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Subject: quilt top question From: Joan Kiplinger 

Kim -- generally, velveteen is a cotton version of silk or rayon velvet, and slightly heavier whether Victorian, medevial or modern.

Judy -- You might want to check with the New York State Dept. of Commerce to find out about Barker Products. I've been successful tracking down several firms using by contacting a state's business division.

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Subject: plisse From: Joan Kiplinger 

Stephanie -- plisse is a chemically blistered cotton crepe as opposed to seersucker whose texture is created during weaving. The fabric has been around since the 1880s; I am not sure when chemical puckering or blistering was intnroduced prior to that.This process was patterned after a French woven tucking or puckered fabric called plisse meaning pleated or plaited. During the early 1900s Serpentine Crepe and other kimono crepes were popular loungewear plisses. Most persons know plisse as a fabric with cute kiddy or floral designs from the 20s-60s.

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Subject: Re: qhl digest: April 29, 2005 From: Charles Woodford

Karen,

No odor, and I have a very good sniffer.

Barbara

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Subject: Re: qhl digest: April 23, 2005 From: 

> A more social way to piece rather than on the machine. A lot of ladies are > also incorporating paper piecing with their medallion quilts... which is > having a big resurgence as well. > > Suzy Atkins > Brisbane >

I have a very early medallion quilt with hexagons made of wonderful chintzes. Anyone who wants to tell me the age is welcome to do so. I am guessing 1st quarter, but others know their fabrics better than I do. I will get some pictures taken and get them posted on the e-board. I also have an early quilt top where the medallion is hexagons. I had some pictures of these from a discussion last year, but somehow the pictures got corrupted, so I have to take them again. I believe that one quilt is English, and the other American although I can't be sure.

Kay Triplett

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Subject: Re: Victorian Characters on redwork block- help! From:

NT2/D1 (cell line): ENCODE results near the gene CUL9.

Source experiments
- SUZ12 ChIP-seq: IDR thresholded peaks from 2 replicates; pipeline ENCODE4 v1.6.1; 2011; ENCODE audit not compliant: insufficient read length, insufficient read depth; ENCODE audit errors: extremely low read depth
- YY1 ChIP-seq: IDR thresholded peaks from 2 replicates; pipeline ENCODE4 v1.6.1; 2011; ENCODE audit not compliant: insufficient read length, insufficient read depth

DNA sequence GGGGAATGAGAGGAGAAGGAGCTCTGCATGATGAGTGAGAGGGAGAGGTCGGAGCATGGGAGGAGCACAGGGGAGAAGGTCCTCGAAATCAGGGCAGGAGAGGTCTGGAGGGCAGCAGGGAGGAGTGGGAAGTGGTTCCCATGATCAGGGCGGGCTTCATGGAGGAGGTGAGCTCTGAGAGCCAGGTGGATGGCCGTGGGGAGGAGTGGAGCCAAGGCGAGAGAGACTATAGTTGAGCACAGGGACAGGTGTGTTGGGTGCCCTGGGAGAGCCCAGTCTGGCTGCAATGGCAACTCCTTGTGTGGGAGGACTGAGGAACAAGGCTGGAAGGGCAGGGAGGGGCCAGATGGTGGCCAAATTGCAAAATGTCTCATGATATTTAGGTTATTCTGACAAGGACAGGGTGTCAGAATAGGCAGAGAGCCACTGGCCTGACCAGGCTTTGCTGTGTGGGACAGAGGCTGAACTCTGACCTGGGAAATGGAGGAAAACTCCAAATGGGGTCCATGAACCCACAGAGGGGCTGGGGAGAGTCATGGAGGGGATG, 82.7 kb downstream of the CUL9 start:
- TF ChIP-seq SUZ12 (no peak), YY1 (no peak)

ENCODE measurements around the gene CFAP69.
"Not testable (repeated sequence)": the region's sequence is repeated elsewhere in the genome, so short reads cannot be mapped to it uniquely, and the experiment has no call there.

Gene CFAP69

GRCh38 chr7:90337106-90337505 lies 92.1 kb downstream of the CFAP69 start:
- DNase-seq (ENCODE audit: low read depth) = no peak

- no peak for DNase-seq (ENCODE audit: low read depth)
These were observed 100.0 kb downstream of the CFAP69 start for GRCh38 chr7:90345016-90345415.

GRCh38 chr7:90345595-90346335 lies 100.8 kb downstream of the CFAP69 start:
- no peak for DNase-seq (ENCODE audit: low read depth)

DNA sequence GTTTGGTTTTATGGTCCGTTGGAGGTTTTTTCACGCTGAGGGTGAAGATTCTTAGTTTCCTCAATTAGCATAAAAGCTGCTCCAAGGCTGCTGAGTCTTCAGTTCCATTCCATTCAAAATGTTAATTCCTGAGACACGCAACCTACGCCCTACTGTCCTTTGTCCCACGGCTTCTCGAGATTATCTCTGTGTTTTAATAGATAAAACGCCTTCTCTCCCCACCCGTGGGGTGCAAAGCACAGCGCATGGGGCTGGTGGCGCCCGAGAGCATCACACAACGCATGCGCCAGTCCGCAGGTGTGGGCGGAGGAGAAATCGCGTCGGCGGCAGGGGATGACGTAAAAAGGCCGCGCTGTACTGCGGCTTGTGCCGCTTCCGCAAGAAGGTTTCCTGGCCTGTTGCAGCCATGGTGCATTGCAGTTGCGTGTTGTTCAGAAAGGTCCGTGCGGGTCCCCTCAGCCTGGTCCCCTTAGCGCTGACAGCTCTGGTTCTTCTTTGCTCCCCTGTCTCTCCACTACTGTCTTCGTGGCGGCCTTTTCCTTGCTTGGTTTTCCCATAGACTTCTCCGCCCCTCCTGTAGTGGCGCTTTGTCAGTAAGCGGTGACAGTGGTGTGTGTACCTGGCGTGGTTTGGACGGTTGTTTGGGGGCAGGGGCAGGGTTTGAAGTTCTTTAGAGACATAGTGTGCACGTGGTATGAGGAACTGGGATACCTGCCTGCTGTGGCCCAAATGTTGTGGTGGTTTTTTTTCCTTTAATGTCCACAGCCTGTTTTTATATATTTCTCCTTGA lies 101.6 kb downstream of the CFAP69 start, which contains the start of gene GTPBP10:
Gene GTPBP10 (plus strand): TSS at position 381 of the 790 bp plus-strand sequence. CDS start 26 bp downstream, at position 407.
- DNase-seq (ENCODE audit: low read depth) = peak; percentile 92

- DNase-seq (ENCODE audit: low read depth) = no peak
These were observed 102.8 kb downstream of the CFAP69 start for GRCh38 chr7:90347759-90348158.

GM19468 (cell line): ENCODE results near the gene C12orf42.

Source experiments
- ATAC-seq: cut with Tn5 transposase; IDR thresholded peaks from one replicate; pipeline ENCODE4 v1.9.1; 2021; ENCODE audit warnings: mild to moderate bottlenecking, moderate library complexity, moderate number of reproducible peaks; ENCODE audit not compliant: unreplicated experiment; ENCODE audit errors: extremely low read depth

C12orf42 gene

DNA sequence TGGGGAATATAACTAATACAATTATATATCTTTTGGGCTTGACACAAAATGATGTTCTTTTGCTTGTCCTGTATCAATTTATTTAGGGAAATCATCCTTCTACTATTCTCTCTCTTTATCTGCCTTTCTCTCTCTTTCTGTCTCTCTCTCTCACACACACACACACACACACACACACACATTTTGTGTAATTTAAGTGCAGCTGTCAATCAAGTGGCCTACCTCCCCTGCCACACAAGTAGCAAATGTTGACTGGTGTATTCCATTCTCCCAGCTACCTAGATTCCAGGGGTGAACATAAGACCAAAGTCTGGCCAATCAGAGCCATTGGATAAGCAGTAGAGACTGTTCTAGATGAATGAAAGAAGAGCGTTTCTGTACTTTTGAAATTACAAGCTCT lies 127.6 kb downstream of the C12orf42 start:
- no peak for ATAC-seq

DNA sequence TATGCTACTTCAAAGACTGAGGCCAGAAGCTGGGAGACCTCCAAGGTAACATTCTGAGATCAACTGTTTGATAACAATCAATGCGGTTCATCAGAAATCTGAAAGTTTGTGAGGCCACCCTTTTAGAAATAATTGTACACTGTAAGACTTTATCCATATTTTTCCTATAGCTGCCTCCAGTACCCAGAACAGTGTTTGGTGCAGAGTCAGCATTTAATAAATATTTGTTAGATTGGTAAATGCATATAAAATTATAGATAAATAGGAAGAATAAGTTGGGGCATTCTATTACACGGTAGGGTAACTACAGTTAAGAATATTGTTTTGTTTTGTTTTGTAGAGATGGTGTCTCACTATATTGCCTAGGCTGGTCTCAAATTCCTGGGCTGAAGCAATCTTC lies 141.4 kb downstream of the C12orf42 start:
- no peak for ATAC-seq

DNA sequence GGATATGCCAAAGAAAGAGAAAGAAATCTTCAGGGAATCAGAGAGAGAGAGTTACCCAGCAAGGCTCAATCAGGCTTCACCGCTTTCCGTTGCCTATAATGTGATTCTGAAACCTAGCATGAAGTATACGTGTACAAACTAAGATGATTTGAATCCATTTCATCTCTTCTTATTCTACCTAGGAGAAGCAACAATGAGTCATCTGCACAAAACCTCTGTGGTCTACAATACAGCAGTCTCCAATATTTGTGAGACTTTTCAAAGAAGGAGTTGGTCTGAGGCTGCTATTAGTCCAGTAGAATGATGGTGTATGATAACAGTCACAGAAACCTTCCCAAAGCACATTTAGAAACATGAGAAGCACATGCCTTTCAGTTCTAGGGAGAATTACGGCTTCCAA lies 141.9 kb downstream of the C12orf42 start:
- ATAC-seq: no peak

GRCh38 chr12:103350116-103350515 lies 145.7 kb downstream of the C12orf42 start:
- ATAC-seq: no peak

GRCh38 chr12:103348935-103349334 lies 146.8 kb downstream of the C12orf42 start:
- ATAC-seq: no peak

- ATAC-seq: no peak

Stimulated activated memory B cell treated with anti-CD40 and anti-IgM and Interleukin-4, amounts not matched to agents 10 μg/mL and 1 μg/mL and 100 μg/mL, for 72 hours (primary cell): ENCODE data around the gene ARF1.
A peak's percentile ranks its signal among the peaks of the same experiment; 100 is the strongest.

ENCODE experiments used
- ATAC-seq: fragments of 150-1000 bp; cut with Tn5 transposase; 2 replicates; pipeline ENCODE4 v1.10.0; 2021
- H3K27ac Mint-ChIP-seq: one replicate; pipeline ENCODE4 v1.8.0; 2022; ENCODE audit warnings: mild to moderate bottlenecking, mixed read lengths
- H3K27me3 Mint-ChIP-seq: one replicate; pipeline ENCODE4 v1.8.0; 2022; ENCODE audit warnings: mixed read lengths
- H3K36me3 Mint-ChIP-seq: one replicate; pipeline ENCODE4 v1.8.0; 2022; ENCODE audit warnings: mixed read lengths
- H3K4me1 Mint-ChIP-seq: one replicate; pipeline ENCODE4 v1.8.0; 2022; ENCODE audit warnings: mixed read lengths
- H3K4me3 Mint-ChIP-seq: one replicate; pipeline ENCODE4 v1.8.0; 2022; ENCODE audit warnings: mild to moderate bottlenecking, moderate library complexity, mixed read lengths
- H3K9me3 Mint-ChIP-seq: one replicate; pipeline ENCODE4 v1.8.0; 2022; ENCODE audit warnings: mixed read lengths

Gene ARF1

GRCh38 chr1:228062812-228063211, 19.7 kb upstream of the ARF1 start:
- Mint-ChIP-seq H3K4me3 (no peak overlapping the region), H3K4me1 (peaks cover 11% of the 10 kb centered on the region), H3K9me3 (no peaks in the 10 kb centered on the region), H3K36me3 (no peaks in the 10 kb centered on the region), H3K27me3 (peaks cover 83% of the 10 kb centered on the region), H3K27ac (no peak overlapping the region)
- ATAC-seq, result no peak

Looks like Teddy Bear's Picnic to me.

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Subject: Baltimore Album Quilt on black? From: Julie Silber

Hi All, Julie Silber here. Has anyone seen an authentic Baltimore Album Quilt with a black ground? I am trying to get more information on one I am assessing in the collection of a small historical museum here in California. It is silks and velvets appliqued onto a black silk background. I'm estimating its date as circa 1860. I'd appreciate any information. Thanks, Julie

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Subject: Dena Katzenberg BAQ book From: Julie Silber

Hi again, I can not locate my copy of Dena Katzenberg's book, Baltimore Album Quilts. Any chance someone has one for sale? Thanks, Julie Silber

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Subject: Eveline Foland From: "Louise" 

Hello, I am doing a bit of research on Eveline Foland. I have been trying to locate a copy of the 1984 Uncoverings, but it is out of print. Louise O. Townsend wrote a paper on the KC Star quilt patterns in that issue. If anyone has this and wants to let me know what it says about Eveline, I would appreciate it. I did find out that she illustrated at least one small children's book in 1928 called Little Ninny-Nonny, that was published by P.F. Volland Company of Chicago. Does anyone know if she ilustrated any others? Thanks and best regards, Louise ----------------------------------------------------------------------

Subject: Victorian redwork characters From: "Nancy Roberts"

Might they be Thornton Burgess characters? There were embroidery patterns for his Quoddy Quiltie published in newspapers and he wrote stories for children about animals like Peter Rabbit, Reddy Fox, and Joe Otter. I don't know what the turtles are called, but they look like those types of designs. Here is a website with his stories listed. I was unable to find Quoddy Quiltie in a web search. Let us know what you learn, please? Nancy Roberts

http://www.2020site.org/child_calendar/